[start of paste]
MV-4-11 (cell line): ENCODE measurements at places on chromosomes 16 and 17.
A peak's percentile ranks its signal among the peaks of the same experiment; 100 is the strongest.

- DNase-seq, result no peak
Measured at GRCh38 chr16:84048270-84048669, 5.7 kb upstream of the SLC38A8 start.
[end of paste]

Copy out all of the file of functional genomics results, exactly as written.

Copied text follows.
MV-4-11 (cell line): ENCODE measurements at places on chromosomes 16 and 17.
A peak's percentile ranks its signal among the peaks of the same experiment; 100 is the strongest.

- DNase-seq, result no peak
Measured at GRCh38 chr16:84048270-84048669, 5.7 kb upstream of the SLC38A8 start.